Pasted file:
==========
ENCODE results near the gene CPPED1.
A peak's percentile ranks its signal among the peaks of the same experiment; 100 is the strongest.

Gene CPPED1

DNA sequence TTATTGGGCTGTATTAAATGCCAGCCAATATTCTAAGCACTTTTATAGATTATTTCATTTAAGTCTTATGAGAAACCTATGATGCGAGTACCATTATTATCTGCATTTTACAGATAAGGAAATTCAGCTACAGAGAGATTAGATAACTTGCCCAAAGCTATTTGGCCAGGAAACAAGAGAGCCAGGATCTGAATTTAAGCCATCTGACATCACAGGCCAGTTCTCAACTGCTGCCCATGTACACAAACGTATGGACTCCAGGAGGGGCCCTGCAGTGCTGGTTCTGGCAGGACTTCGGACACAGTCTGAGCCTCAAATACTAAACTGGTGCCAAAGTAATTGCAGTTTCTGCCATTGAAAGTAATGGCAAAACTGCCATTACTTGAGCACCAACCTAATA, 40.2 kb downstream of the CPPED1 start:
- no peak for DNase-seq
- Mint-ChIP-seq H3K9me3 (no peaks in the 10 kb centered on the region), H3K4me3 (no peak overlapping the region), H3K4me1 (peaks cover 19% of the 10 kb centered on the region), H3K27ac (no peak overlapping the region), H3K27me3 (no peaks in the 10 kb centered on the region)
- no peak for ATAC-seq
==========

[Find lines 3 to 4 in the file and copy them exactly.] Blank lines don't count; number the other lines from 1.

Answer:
Gene CPPED1

DNA sequence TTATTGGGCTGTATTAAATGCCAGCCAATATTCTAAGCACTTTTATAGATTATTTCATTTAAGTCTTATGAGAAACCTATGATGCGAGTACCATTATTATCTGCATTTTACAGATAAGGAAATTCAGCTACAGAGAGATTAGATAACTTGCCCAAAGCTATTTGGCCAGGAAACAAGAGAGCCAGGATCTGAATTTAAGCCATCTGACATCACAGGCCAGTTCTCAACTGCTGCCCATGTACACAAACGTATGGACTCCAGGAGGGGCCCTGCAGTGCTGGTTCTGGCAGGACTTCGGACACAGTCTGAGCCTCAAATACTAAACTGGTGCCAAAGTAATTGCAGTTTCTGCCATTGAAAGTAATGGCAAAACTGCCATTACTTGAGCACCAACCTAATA, 40.2 kb downstream of the CPPED1 start: